FRANKFORT — After slashing spending on education and social services earlier this year, legislative leaders voted 11-5 Wednesday to give their administrative director a 47 percent pay increase.
Afterwards, two rank-and-file lawmakers whose districts are heavy with state workers called on Legislative Research Commission Director Bobby Sherman to decline the $62,160 raise or resign.
Sherman's salary will jump from $132,840 to $195,000, even as most state workers got a 1 percent pay raise this year.
"State workers will be upset and morale will be low," said Rep. Derrick Graham, D-Frankfort. "In my opinion, it's abuse of power and not morally right. Pressure should be put on those 11 who voted for this."
Rep. Carl Rollins, D-Midway, said he will call for Sherman's resignation if the pay increase is not reversed.
Sherman, a Louisville attorney who has been head of the administrative and research agency for state lawmakers since 1999, declined to comment. He serves at the pleasure of legislative leaders.
"I've never commented on personnel action. I'm not going to comment on mine," said Sherman, 56, who oversees 205 full-time and 245 part-time employees.
Sheila Schuster, a mental health and health care advocate, said Sherman's pay raise "comes at a time when much-needed services for people with disabilities and education are being cut. It's of great concern to see our public officials get a raise of this sort."
Earlier this year, lawmakers cut millions of dollars from the state's social services and education budget while increasing their own budget by $10 million.
Senate President David Williams, R-Burkesville, said the pay increase was necessary to keep Sherman from retiring.
A majority of legislative leaders "believe he is an indispensable person at this particular juncture in the institution," Williams said. "Even the members who voted against the salary increase will say Bobby Sherman has an exemplary record."
Williams said Sherman would have received about $9,000 a month in benefits if he had retired and that it would have been a time-consuming process to replace him.
Senate Democratic leader Worley predicted that a search for a new director would have taken as long as two years.
Others who routinely criticize state spending excesses are skeptical that Sherman is "indispensable."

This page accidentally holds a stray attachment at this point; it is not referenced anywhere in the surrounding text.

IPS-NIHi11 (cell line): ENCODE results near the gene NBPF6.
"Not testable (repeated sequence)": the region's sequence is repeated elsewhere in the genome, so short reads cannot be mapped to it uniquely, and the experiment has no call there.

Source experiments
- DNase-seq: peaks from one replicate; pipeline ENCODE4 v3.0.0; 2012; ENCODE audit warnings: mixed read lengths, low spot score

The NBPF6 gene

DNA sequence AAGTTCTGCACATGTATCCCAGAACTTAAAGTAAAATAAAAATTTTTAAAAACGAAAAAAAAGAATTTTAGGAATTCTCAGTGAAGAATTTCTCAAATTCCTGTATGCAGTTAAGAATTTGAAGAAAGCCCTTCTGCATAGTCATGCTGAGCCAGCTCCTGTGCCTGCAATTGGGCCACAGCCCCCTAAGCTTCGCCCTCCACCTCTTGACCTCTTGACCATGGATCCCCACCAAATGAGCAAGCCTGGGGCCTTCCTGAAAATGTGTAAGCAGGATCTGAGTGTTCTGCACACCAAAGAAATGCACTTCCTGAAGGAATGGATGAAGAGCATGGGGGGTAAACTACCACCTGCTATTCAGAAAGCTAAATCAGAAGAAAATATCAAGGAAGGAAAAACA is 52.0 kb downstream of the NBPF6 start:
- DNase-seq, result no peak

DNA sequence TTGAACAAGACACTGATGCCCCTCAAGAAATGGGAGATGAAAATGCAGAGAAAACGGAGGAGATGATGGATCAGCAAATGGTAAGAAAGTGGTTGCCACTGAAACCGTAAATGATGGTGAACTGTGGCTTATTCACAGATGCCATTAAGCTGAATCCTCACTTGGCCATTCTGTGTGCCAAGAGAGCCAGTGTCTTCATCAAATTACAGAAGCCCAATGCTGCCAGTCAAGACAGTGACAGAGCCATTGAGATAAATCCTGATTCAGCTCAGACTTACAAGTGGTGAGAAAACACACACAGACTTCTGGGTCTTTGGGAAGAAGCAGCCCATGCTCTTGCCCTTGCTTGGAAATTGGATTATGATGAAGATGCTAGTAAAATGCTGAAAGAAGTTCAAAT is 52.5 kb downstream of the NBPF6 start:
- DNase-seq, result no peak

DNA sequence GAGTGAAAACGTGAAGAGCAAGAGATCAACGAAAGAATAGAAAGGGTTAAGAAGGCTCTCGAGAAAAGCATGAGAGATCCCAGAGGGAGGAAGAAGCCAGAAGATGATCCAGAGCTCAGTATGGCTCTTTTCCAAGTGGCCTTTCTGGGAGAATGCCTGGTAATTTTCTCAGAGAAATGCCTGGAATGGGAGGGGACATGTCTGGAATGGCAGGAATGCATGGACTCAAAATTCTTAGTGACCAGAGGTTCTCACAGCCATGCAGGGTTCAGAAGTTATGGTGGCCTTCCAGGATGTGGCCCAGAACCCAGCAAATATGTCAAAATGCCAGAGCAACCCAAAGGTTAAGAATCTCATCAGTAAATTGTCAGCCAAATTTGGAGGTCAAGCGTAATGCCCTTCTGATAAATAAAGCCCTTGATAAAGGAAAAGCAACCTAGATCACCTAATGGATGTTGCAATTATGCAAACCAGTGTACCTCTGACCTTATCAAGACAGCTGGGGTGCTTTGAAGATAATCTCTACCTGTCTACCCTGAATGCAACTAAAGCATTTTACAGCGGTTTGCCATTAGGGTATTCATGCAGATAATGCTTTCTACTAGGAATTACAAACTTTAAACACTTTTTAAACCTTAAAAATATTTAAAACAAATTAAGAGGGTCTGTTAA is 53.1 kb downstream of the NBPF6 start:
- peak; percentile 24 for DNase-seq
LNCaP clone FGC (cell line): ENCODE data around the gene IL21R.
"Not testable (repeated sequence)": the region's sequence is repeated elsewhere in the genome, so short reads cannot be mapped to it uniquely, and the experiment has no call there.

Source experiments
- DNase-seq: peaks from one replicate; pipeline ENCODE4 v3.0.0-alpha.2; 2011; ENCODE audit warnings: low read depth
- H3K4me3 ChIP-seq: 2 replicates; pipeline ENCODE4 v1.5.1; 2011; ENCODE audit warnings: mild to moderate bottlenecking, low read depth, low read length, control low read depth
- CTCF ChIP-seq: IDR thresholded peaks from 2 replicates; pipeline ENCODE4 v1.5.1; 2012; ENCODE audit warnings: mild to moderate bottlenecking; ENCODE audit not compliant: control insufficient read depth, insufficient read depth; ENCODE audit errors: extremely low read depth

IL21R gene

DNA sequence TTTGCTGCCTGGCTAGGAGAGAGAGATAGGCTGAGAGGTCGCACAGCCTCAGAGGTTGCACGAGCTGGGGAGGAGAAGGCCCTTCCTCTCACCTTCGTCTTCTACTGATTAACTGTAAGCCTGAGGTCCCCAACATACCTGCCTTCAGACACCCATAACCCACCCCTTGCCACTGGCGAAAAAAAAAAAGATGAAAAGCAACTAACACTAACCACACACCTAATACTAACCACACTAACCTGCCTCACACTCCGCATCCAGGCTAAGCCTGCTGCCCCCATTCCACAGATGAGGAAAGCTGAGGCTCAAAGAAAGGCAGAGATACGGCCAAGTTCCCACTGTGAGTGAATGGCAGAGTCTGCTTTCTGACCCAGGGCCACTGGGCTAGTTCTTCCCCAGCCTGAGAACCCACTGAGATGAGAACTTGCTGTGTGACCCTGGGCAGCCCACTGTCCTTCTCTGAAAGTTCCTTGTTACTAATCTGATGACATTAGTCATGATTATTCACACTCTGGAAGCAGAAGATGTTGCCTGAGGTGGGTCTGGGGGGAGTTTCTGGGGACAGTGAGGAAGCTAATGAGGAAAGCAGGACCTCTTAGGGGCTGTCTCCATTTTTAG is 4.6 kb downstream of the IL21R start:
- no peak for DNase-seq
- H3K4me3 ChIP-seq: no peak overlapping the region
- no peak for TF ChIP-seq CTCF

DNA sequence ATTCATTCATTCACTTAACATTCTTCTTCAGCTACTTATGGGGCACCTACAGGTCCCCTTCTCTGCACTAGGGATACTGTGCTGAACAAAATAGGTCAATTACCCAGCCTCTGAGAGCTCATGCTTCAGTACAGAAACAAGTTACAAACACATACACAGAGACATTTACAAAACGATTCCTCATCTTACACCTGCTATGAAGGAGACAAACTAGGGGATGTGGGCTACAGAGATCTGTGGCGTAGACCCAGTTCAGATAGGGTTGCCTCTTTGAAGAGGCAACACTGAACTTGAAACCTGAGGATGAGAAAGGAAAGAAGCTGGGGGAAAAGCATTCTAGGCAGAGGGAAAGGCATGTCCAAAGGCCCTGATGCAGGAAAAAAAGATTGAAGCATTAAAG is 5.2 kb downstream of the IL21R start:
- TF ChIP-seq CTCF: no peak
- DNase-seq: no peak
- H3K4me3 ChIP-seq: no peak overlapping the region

"Legislators will have to answer to the voters about this poor decision of the use of tax dollars, which not only will raise Sherman's salary but his pension," said Jim Waters, a spokesman for the Bowling Green-based Bluegrass Institute for Public Policy Solutions, a non-profit research and educational institute.
Waters noted that Sherman will make more than the governor, as do several other state officials. Gov. Steve Beshear makes $119,506 a year.
Beshear's spokesman, Jay Blanton, declined to comment on the pay raise.
Legislative leaders approved the hefty increase after a 28-minute closed-door meeting.
When they resumed the public meeting, Williams asked that a motion be read that said Sherman's salary should be $16,250 a month, or $195,000 a year, effective Sept. 1 this year.
House Majority Whip Rob Wilkey, a Scottsville Democrat who is not seeking re-election this year, seconded the motion.
Wilkey noted "the importance of the position" and said the salary increase "is in line with what we pay for other similar positions throughout state government."
House Speaker Richards said Sherman "has done a good job" but the salary hike is excessive and "sends the wrong message."
Still, Williams predicted that Sherman's relationship with individual lawmakers will not be harmed by the controversy.
"There hasn't been a legislator Bobby Sherman has not been nose-to-nose with, and they still respect him," he said. "I'm sure the speaker and others will continue to have a good working relationship with him."